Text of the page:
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Simple ways to support people living in Direct Provision this Christmas


By Lauren Heskin
17th Nov 2020
Simple ways to support people living in Direct Provision this Christmas

Because of the lockdown, social enterprises have been unable to collect donations for Direct Provision centres. Now, they’ve launched their Christmas campaigns, collecting clothes, vouchers and other contributions.


This year has been difficult and fraught at times, but there have been positives to come from these struggles. Following the death of George Floyd and the global Black Lives Matter protests, Direct Provision Centres were brought to the front of Irish conversations about racism. However, the result of these conversations and outpourings of support has been a government roadmap to ending Direct Provision by 2023.

In the meantime, a number of social enterprises have been set up to collect donations for people living Direct Provision. They aim to improve the daily lives of those living in Direct Provision right now by providing centres with the essentials so they don’t have to spend their weekly stipend on things like nappies and hand wash.

Two of Ireland’s biggest social enterprises collecting Direct Provision donations – Lets Help Direct Provision and Direct Provision Donations – have just launched their Christmas campaigns, which are desperately needed. Due to the second lockdown, they have had to pause all their usual collections, where they’d normally provide inhabitants with basic necessities like toothbrushes, soap, sanitary products, masks and clothes. 

Direct Provision Donations are looking for new toys and coats, and also plan to buy some Christmas presents from small Irish businesses. Due to COVID restrictions, they can only accept new items. 

People living in Direct Provision have said that vouchers to do their own shopping would be very helpful. One 4 All vouchers that can be used in multiple places would be ideal. 

Once lockdown has lifted, they have Dublin drop-off locations in Raheny, Rathmines, Ballsbridge, Stepaside, Kiliney, Clontarf, Fingal, Walkinstown, Harold’s Cross. Nationally, there are also similar donation spots in Galway, Mayo, Wicklow, Meath, Kildare, Laois, Louth, Limerick, Cavan, Clare, Sligo, Offaly and Cork. Just get in touch via Instagram and they’ll be able to give you specific details.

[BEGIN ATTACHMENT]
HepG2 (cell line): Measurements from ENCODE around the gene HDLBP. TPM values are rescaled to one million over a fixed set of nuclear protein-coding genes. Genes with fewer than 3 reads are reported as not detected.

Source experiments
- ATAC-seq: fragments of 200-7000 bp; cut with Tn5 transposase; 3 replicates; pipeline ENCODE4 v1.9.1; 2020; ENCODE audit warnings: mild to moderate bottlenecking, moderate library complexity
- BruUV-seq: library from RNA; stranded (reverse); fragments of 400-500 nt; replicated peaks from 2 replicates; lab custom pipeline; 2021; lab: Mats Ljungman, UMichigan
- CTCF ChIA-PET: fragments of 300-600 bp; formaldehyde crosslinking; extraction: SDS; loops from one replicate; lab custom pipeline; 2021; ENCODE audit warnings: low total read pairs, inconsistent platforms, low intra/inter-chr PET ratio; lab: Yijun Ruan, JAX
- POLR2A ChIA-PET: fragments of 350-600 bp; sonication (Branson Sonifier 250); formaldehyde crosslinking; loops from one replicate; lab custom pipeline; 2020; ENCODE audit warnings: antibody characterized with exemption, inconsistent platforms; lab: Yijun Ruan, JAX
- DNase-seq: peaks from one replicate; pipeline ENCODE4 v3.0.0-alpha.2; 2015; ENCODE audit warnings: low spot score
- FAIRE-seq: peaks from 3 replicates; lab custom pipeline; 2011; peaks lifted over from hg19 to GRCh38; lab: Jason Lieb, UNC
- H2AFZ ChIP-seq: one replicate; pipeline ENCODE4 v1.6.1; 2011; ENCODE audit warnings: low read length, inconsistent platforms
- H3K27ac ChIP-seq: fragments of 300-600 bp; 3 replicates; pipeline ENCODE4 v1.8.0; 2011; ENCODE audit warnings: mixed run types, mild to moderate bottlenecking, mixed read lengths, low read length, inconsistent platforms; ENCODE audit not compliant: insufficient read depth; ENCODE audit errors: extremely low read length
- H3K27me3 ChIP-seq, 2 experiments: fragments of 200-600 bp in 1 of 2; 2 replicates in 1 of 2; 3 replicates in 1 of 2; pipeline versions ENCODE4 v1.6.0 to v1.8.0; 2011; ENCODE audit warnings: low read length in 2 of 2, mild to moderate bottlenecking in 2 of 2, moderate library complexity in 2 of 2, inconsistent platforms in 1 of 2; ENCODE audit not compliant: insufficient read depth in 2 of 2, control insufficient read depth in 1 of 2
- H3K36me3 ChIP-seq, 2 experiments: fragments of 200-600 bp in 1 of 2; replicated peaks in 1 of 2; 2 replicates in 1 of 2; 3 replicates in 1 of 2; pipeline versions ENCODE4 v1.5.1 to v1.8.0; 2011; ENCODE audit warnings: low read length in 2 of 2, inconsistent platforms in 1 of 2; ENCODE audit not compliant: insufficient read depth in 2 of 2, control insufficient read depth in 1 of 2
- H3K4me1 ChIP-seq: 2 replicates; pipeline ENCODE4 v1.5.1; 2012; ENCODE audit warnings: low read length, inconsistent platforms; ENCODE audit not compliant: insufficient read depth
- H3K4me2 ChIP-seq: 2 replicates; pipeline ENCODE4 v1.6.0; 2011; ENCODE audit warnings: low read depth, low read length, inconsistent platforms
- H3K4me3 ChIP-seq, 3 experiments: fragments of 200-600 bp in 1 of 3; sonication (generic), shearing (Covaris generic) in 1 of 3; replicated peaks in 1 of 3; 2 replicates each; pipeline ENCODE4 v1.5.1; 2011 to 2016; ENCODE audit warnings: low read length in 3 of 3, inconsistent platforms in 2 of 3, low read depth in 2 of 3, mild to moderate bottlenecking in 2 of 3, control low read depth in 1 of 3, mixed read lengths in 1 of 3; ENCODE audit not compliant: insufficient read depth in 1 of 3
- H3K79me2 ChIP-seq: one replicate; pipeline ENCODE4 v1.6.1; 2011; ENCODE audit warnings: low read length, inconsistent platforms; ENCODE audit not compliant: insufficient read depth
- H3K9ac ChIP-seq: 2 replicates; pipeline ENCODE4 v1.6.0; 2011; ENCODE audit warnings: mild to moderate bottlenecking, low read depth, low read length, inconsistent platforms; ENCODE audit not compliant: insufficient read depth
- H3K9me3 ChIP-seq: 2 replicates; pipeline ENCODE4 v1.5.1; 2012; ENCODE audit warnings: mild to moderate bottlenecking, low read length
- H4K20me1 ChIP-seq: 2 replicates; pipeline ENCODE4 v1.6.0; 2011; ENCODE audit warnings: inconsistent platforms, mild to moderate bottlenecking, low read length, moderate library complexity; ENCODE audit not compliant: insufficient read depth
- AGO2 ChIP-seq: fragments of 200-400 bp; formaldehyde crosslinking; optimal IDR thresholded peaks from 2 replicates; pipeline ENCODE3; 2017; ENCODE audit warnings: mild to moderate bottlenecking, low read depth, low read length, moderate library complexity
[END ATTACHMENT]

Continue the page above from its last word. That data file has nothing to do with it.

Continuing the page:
If you are unable to donate items at the minute, there are two Go Fund Me pages (here and here), where you can donate whatever amount you like to help pay for the purchase of gifts and vouchers for those living in Direct Provision.

Lets Help Direct Provision has also set up a Patreon where all the funds will go towards Christmas presents this year. The starting rate is €3.20, all of which will go to children’s presents. Donate €8.25 and Let’s Help will give a €25 Leap Card to a centre, while a €29.80 donation gives a €50 One 4 All voucher to a person living in Direct Provision.

If these things seem small, you need to remember that so many of the freedoms we take for granted are not available to people living in Direct Provision. They can’t currently hold a driver’s license and gaining employment is difficult due to additional requirements placed on the employers if they would like to hire someone who is living in Direct Provision.

These gifts, vouchers and travel cards go a long way to giving a sense of independence to a group of people who have already been through so much.

Featured image: Harris Vo on Unsplash


Read more: This is what you need to know about direct provision

Read more: What would the end of Direct Provision look like? New report lays out a roadmap

Read more: Bang Bang cafe raise €20,000 in 24 hours for Christmas presents for children in Direct Provision